So how could Britain make itself useful? There is an option: take responsibility for those parts of the world the US can no longer afford to look after.

Not only would this justify perks such as intelligence sharing and the nuclear deterrent, it would also give time to develop these and other capabilities ourselves or wait for emerging powers to develop them and realign ourselves accordingly. It also offers Britain an opportunity to build her influence in those regions vacated by the Americans in the twentieth century.

By limiting ourselves to a few “spheres of influence”, Britain can also prove itself useful to the US without overstretching. Moreover, if the British are to be “deputy” to the American “sheriff”, we must choose parts of the world where we have real interests at stake. This requires thinking strategically and making tough choices in defence and foreign policies. We would also have to put our money where our mouth is on the subjects of “hard” and “soft” power.

There are several regions the Americans could turn over to Britain. For instance, rather than evenly divide its navy between the Atlantic and Pacific Oceans, the US plans to shift its emphasis to the latter in the next eight years (with a 60:40 ratio). Britain could make up the difference and gradually take on full responsibility for the Atlantic. This would require us to build up our own naval power.

We could also relieve the US of responsibility for Afghanistan and Pakistan. The British have a better relationship with Islamabad than the Americans do, putting us in a better position to oversee security in the region once troops depart Afghanistan next year.

Britain has tangible national security interests at stake: the head of MI5 has said that half of the terrorist plots against the country come from Pakistan. With the latter paralysed by political crises and its army suffering an ideological crisis, it is unlikely that figure will go down in the foreseeable future.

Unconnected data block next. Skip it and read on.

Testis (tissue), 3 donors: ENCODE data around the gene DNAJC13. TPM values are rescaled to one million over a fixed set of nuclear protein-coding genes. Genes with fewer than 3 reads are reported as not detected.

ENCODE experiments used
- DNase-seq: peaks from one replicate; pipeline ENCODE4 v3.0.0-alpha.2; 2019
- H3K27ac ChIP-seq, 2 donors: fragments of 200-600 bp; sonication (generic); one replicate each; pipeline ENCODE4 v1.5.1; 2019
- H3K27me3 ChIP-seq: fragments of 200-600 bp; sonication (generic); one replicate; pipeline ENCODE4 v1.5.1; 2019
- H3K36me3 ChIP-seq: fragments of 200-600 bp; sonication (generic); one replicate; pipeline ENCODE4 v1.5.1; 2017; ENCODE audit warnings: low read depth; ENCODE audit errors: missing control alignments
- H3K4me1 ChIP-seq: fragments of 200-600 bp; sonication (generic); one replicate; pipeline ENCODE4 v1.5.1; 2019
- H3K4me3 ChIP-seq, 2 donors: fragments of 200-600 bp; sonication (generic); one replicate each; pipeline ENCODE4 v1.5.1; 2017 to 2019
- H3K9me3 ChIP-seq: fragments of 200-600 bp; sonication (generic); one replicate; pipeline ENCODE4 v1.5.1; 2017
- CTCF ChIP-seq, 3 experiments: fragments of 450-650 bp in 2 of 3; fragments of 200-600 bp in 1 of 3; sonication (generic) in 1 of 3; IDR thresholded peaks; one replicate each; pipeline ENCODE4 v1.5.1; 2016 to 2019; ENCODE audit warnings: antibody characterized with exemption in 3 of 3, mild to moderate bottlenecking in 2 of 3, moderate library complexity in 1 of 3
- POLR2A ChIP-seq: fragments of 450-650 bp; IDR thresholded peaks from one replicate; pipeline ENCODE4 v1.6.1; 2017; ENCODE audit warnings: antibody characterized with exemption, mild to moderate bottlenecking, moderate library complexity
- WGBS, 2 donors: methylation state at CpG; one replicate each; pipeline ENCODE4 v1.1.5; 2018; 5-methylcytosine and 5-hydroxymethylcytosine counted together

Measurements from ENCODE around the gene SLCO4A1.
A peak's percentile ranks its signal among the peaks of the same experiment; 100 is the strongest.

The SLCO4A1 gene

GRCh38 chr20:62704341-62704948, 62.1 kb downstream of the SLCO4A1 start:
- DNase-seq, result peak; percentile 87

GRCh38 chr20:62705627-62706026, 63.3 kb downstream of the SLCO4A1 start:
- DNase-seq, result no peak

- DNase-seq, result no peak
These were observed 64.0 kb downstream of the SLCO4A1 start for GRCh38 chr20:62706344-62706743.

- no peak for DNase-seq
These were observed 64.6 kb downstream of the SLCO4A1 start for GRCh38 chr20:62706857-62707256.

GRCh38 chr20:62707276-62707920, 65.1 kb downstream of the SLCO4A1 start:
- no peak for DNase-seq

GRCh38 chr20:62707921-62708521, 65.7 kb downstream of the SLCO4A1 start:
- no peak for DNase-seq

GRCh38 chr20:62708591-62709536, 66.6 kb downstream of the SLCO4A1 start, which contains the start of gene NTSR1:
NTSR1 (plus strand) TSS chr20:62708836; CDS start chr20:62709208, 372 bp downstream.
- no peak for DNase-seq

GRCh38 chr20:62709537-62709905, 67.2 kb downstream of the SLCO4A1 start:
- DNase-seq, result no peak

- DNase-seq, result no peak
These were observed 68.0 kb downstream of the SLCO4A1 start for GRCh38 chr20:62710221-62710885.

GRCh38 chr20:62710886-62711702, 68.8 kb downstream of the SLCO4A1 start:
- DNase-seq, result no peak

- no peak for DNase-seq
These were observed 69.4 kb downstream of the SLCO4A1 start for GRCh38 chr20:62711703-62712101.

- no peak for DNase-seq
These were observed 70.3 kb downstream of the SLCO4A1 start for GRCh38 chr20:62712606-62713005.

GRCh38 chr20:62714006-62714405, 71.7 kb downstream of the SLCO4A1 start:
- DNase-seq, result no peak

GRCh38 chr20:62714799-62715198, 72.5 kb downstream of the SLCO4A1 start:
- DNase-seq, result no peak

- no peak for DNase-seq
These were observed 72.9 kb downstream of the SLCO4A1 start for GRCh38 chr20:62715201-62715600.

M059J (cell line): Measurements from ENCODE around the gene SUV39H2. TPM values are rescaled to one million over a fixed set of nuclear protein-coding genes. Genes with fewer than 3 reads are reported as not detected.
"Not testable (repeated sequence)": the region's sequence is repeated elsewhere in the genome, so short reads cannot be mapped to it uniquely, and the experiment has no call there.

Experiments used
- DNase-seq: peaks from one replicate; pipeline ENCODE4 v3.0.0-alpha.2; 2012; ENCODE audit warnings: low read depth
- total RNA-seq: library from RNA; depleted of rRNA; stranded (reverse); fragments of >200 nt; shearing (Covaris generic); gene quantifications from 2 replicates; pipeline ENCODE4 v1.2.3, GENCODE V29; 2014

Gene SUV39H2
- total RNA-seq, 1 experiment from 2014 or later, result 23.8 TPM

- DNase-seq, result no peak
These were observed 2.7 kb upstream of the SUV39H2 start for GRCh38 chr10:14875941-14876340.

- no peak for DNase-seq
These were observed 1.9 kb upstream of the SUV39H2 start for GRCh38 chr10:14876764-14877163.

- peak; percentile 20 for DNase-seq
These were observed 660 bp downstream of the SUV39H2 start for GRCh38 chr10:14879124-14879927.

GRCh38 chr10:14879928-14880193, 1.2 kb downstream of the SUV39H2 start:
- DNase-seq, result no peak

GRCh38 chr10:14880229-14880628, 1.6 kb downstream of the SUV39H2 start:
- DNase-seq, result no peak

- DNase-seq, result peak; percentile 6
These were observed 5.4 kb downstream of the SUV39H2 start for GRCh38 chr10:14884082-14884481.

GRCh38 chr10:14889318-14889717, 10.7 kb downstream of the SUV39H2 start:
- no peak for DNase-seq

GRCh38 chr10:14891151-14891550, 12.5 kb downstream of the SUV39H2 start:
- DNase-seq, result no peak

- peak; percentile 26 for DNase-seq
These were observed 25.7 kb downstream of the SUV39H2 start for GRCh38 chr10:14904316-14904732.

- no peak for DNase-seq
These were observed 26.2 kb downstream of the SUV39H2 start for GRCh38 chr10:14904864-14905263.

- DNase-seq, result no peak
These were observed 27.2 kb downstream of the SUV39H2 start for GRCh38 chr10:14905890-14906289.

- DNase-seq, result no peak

Yet if we were to assume the burden of security in that region from the US, we would have to try to match their presence. This won’t merely be about “hard power” (i.e. US counterterrorism), but also about diplomatic presence and financial assistance. One expert has described British aid to Pakistan as a “drop in the ocean” compared to America’s.

Though British politics is becoming increasingly eurosceptic, Washington would like to see us play a bigger part in the continent’s security, preferably by helping to forge a better working relationship between NATO and the EU. The always-sharp Christopher Coker has suggested the UK can earn real gratitude here, “provided we are seen to be a useful European ally to our European friends.”

This entire approach is ambitious in the long term but prudent in the short to medium terms. In order to sustain the special relationship throughout the twenty-first century, it sticks to the theme of Giuseppe di Lampedusa’s novel The Leopard: if we want things to stay the same, things shall have to change.

As for the twenty-second century, it offers an opportunity for the United Kingdom to lay the foundations for yet another rise to the top of the world.

No Englishman should have any less ambitious a vision.

Follow Aaron on Twitter @AaronHEllis

As Europe sinks we should look to new horizons